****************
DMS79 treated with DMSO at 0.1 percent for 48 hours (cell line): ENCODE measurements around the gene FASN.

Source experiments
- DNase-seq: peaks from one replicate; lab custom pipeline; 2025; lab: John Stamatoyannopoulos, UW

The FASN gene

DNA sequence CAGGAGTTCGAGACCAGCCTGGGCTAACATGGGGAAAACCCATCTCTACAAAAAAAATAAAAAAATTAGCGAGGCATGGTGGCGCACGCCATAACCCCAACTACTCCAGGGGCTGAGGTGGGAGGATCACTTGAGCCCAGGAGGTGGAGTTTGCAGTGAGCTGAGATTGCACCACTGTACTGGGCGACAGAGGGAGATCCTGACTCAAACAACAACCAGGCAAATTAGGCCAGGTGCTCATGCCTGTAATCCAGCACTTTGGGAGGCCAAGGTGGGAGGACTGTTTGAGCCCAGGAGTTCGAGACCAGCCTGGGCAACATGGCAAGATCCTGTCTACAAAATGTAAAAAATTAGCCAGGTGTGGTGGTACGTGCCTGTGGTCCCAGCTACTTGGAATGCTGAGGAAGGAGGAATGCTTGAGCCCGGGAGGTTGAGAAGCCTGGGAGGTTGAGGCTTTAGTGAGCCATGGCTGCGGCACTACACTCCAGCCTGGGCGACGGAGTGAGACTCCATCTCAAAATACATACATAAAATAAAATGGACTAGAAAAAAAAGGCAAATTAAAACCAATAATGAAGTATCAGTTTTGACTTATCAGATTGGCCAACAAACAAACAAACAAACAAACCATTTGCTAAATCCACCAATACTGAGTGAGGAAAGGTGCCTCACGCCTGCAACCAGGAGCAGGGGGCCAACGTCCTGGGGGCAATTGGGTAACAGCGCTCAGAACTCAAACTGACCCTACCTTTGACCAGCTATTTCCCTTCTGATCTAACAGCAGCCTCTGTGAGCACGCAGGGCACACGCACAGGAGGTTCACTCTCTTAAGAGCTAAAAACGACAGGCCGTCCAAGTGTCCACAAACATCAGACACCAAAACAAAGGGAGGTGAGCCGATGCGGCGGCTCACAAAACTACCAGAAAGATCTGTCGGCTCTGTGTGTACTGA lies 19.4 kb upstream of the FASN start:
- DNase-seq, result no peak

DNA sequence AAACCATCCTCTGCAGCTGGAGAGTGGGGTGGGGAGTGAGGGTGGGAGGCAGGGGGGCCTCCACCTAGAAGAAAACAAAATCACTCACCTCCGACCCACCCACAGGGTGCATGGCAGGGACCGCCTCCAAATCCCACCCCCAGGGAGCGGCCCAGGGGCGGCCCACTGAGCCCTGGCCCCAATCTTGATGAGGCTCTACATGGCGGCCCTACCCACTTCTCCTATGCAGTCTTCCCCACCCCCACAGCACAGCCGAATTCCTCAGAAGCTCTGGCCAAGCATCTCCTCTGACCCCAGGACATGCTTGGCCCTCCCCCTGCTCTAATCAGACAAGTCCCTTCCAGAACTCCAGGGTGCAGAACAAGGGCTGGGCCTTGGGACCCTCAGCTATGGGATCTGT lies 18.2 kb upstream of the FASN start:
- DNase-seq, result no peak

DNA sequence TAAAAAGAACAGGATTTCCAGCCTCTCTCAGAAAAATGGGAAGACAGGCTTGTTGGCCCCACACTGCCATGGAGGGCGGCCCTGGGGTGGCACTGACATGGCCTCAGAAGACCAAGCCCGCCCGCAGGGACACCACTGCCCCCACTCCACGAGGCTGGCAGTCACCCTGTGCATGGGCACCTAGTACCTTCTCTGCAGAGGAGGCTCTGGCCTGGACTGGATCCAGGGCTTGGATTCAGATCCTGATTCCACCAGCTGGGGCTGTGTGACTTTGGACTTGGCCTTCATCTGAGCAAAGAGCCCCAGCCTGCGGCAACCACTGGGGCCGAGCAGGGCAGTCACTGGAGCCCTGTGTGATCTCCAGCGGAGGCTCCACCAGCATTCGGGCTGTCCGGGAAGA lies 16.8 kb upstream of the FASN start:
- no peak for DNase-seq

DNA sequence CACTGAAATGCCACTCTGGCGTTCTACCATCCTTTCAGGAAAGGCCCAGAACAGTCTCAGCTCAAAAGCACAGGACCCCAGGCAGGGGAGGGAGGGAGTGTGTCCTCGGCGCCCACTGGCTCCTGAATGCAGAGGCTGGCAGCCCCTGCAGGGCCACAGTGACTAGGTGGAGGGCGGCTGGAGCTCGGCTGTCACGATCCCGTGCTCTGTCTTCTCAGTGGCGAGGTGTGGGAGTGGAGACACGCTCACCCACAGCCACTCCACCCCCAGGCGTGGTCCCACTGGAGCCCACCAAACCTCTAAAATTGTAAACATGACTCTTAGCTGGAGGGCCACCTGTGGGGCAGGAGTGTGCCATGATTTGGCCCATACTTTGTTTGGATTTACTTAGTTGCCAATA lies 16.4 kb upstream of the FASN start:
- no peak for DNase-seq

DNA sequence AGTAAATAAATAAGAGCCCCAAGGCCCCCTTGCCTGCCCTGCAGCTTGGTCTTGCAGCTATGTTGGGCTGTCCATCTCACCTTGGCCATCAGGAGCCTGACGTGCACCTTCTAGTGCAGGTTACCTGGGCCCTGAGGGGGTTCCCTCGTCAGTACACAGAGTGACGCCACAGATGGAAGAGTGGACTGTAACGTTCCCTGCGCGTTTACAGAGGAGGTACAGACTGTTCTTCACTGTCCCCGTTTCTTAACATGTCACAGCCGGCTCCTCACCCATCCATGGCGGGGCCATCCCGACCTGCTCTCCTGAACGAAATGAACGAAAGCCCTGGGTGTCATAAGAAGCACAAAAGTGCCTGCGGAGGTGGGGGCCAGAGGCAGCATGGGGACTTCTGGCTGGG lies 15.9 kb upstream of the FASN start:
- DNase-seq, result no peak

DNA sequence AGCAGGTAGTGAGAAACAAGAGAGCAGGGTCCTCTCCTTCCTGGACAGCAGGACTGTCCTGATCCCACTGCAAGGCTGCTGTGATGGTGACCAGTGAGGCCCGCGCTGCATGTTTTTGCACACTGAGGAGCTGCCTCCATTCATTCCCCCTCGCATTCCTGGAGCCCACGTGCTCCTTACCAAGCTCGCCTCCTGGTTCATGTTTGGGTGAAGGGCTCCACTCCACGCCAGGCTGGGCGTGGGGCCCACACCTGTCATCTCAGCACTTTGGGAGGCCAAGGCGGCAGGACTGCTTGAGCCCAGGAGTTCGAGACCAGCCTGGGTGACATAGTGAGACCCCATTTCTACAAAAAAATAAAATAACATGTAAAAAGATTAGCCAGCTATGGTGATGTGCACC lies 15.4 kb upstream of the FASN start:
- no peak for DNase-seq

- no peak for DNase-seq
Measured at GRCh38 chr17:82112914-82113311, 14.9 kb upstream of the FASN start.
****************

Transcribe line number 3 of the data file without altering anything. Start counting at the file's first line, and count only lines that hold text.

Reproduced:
- DNase-seq: peaks from one replicate; lab custom pipeline; 2025; lab: John Stamatoyannopoulos, UW